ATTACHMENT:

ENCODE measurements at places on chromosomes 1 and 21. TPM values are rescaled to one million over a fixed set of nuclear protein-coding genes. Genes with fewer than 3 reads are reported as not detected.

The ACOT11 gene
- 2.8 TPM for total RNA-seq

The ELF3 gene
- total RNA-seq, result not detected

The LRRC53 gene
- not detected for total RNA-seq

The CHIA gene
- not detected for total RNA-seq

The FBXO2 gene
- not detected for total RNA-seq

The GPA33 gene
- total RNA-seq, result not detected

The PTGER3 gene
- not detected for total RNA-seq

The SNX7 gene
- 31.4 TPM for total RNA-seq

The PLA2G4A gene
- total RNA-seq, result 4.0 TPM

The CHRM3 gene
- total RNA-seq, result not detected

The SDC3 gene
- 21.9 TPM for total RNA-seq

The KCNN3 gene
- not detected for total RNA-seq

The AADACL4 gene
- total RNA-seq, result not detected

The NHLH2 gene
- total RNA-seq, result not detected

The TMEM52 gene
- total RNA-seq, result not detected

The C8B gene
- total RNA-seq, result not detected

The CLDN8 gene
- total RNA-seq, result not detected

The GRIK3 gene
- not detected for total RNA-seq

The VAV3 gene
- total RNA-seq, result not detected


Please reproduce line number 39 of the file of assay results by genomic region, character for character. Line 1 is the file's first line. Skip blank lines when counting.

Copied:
- total RNA-seq, result not detected